Clear, understandable signage is a crucial part of the transit experience for riders. The RTA Interagency Signage Program provides design standards and coordinates sign placement throughout the region’s transit system to provide a more seamless travel experience. Since its inception, the signage program has had more than 1,000 signs installed across the RTA’s six-county region.
In the second webinar of the RTA’s four-part Transportation Tuesday Series, a panel featuring Alex Minnella, senior planner at the Mayor’s Office of Economic Development in the City of Aurora, and Derrick Winston, Fleet Manager, City of Aurora, discussed the positive impact of the RTA’s coordination on their community. Moderated by Jon Sung, a project manager at the RTA, the panel talked through the successes of the signage program.
Minella noted that the RTA’s signage program has transformed the Aurora Metra station, the main terminus of the BNSF line, into a more rider-friendly transit hub. “With the enhanced signage, (riders) can now decipher the track the train is going to depart from and the track the train will arrive in. With the electronic signs, that can be seen from a distance; there is no confusion and travelers can have a much happier experience using public transportation.”
The conversation also addressed signage maintenance. Aurora Fleet Manager, Derrick Winston, noted that the city conducts comprehensive daily site inspections to address vandalism such as graffiti, stickers and general damage to sign equipment.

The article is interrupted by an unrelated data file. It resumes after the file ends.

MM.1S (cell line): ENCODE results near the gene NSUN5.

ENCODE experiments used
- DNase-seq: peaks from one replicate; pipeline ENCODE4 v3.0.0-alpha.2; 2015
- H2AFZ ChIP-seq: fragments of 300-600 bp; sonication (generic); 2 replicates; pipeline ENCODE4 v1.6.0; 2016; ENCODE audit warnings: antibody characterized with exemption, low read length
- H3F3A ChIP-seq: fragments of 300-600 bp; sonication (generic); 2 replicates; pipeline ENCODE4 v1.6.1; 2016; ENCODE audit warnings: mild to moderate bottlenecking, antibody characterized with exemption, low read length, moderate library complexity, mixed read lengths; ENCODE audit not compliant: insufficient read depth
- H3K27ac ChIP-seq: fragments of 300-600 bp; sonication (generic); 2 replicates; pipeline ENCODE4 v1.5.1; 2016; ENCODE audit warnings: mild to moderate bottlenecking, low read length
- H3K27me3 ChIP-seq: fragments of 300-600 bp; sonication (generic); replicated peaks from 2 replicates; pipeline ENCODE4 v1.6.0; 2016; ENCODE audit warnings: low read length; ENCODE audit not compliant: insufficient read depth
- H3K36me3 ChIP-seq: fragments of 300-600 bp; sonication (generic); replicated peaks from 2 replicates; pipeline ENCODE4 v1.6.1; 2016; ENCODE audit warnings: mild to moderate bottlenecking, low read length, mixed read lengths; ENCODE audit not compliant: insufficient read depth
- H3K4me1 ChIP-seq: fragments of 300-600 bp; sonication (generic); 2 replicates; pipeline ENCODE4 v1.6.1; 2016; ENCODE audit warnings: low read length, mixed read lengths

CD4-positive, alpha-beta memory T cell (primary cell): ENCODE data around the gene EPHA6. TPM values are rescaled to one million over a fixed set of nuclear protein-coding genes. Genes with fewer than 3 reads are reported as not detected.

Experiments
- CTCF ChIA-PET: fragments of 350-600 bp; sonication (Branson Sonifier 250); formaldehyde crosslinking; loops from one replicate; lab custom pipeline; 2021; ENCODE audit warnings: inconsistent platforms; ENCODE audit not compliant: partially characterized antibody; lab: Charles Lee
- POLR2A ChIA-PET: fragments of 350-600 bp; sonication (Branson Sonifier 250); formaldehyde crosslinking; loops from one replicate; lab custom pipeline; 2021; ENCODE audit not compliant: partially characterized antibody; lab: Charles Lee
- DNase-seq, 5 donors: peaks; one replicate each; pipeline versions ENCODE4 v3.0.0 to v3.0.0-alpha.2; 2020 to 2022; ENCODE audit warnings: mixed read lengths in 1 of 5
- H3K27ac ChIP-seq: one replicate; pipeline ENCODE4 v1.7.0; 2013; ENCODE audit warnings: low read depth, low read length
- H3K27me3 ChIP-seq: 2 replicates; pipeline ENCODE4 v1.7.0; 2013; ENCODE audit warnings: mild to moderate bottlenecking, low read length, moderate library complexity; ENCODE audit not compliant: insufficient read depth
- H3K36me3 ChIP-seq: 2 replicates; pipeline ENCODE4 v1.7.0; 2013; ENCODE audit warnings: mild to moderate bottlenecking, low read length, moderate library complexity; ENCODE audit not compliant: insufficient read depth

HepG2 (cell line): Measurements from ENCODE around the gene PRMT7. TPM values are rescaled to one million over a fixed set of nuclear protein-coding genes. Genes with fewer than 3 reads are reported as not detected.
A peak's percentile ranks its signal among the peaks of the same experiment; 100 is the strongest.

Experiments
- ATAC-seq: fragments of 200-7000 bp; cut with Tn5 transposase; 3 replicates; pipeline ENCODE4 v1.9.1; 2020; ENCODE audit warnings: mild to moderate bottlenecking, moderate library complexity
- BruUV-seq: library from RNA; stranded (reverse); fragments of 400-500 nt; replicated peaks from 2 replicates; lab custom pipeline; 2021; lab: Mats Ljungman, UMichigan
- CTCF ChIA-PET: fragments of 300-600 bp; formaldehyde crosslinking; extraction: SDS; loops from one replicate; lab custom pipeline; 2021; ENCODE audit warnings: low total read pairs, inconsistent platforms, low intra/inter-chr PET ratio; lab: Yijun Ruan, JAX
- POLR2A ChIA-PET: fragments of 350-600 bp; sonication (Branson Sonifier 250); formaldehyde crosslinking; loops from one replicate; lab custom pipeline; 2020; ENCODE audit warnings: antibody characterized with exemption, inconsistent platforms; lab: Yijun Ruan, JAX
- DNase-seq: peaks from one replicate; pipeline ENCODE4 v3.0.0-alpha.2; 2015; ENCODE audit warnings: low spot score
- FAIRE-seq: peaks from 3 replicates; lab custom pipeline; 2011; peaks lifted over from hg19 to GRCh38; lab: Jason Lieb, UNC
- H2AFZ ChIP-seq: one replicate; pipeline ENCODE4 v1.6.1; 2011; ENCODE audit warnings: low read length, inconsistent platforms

“We have a graffiti removal process and a team that is set up to do that, and we also record the nature of the graffiti and enter it into the database and try to get it down in 24 hours or less.”
The RTA Interagency Signage Program has been successful in helping riders to navigate the regional transit system more easily. All signs in the program are compatible with Americans with Disabilities Act (ADA) regulations. The $1.2 million remaining from the $4.2 million federal grant is being used to expand to additional locations in the region.
One of those locations is the Joliet Gateway Center. Earlier in June, RTA and Pace staff completed installation of interagency signs at the City of Joliet’s new bus facility at the Gateway Center. This work culminates a 10-year partnership between the RTA, Pace, Metra, and the City of Joliet to provide better connections between buses and trains in downtown Joliet.
Throughout the multiyear construction period for the Gateway Center, the RTA worked closely with the City of Joliet to remove and relocate RTA signs as the various portions of the project were completed. In December 2021, the RTA revised its signs and maps to reflect relocation of Pace buses to the new bus facility. And in March 2022, RTA contractors refurbished and reinstalled several large sign structures with maps—one at the rail station and one at the bus facility. Those sign structures had originally been installed in 2012, but they had been temporarily removed by the City of Joliet during construction.
This month, Pace received some schedule display products that had been delayed due to supply chain issues. This allowed Pace and RTA staff to install the new schedule displays at each bus stop, along with new bus stop signs and identification letters at each stop. The bus stop identification letters are included on the maps and route diagrams to help people find the correct stop for their bus route.
Transportation Tuesday takes place every Tuesday in June. The webinar is free, but registration is required. Learn more about future events, and register to attend here.